Model-based analysis of control strategies for a variable speed wind turbine
Relative to constant-speed systems, variable-speed wind turbines offer increased energy capture. The maximum energy capture is accomplished by controlling the power drawn so that the rotor operates at peak aerodynamic efficiency. These systems also improve the dynamic behavior of the wind turbine, reduce stresses and prolong the lifetime of the system. Advances in power electronics have made variable-speed control feasible, with many systems fielded. The objective of this project is to investigate the operation of a wind turbine at variable speed, and to determine its advantages. The system is modeled by simulating the wind input, based in the Sandia National Laboratories wind model (SNWind v.1.0), the 20 kW NREL variable speed wind turbine, a squirrel cage induction machine, and the two speed controllers. The speed controller input is the rotor speed based on constant Cp at optimum tip speed ratio based algorithm. The field orientation principle (vector control) and the constant Volts/Hertz (scalar) control form the basis of the generator control models. The performance of the two control and uncontrolled systems is evaluated and compared during steady-state and transient operation. Energy capture and torque loads of both systems are the factors that determine the systems' performance. The results of this thesis show that the field oriented control wind turbine produces more energy than the constant speed wind turbine, and it offers the capability of reducing the loads on the machine without affecting the energy captured.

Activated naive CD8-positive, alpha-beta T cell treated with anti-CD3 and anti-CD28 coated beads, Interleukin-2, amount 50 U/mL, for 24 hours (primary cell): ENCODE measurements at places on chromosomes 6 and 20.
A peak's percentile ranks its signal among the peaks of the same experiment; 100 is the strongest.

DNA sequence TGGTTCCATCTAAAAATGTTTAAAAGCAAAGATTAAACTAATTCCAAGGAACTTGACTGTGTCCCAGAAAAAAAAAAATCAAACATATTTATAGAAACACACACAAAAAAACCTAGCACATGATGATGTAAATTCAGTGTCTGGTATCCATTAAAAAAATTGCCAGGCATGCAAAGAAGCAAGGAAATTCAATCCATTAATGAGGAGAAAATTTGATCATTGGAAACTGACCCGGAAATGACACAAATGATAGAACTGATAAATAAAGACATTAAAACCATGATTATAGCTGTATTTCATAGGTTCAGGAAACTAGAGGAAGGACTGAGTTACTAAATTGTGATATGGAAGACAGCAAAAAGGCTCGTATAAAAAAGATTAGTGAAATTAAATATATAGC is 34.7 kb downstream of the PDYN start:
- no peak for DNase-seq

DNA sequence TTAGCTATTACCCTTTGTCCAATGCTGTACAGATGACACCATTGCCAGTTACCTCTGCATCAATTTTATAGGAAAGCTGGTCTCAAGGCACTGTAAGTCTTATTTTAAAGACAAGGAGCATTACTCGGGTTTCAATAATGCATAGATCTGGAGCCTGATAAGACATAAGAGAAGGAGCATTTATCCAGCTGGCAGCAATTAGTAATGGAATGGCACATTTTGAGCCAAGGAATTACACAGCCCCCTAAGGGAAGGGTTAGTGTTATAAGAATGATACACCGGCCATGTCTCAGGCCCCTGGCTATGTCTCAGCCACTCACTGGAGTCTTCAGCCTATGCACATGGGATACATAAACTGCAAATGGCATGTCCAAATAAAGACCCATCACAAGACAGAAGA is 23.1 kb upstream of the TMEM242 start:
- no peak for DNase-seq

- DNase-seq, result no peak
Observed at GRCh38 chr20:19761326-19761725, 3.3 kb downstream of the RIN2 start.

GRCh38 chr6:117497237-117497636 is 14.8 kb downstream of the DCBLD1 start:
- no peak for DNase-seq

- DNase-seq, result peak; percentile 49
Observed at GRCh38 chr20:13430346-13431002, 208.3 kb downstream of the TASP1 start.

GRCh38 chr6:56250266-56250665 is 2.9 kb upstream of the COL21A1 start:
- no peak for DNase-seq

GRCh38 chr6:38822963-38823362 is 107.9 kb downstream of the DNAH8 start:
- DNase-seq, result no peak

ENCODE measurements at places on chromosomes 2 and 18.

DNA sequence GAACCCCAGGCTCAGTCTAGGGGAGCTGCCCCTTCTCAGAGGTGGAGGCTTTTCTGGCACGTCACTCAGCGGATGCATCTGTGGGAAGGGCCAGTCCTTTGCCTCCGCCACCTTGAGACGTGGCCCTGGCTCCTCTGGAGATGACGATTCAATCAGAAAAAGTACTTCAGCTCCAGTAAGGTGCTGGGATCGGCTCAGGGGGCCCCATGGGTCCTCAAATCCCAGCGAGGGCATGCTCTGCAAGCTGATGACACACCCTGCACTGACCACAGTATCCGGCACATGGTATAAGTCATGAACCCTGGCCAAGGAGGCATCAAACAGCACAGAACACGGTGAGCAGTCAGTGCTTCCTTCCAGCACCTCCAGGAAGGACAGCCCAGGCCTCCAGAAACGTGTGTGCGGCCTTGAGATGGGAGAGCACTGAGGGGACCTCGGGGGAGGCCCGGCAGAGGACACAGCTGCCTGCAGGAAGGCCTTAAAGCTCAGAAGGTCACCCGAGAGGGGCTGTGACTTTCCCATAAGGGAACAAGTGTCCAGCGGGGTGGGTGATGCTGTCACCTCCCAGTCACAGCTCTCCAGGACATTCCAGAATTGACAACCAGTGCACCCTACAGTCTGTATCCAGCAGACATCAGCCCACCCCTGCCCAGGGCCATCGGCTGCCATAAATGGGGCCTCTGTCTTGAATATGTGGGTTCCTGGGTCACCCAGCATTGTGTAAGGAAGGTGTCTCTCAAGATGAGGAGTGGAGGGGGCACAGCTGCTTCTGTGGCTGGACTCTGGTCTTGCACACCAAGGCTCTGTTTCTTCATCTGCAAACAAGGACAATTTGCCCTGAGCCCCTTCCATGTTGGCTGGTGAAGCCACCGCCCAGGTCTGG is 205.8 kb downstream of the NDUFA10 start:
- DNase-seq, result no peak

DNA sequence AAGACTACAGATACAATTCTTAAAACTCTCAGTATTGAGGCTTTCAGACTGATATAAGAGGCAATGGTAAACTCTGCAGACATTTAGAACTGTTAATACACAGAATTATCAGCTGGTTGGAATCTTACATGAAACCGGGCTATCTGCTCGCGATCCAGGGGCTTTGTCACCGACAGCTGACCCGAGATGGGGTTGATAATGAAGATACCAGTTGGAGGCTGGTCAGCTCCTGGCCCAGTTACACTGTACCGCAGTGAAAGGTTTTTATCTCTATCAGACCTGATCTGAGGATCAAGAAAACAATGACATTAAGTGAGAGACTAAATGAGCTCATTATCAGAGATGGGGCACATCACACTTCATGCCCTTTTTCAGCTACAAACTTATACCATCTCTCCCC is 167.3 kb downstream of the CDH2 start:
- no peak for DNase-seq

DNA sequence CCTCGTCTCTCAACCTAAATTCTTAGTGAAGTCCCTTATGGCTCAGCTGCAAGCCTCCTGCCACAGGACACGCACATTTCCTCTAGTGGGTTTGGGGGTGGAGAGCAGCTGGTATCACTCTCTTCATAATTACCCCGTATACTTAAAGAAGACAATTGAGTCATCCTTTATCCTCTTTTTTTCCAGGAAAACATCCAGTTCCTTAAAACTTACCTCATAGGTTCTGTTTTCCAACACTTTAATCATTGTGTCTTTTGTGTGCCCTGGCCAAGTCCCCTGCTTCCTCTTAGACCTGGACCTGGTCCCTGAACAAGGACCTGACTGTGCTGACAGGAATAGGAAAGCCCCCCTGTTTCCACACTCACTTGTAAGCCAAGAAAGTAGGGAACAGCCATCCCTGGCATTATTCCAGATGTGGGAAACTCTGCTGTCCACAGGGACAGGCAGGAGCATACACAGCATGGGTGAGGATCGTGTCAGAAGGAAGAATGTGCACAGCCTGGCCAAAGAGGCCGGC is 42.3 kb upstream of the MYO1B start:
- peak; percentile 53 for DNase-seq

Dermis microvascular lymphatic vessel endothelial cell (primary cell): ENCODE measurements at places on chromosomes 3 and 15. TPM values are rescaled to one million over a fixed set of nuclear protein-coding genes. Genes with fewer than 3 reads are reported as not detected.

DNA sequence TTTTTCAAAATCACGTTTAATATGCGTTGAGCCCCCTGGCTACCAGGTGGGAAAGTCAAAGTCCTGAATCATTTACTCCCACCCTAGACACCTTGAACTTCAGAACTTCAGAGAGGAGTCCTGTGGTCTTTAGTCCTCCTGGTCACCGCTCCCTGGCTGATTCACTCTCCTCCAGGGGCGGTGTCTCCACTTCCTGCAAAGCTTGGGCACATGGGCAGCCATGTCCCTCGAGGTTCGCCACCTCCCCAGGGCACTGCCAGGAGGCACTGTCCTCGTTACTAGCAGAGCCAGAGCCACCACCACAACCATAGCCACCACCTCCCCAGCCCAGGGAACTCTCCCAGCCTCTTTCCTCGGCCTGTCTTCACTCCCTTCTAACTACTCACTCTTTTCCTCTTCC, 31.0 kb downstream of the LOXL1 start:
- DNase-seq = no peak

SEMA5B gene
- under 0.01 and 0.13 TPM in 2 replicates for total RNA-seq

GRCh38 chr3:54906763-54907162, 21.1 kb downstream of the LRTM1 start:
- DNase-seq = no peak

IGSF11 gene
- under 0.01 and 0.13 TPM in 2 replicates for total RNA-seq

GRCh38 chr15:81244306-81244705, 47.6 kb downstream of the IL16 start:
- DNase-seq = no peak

Lopez, Adalgisa E, "Model-based analysis of control strategies for a variable speed wind turbine" (2003). ETD Collection for University of Texas, El Paso. AAIEP10367.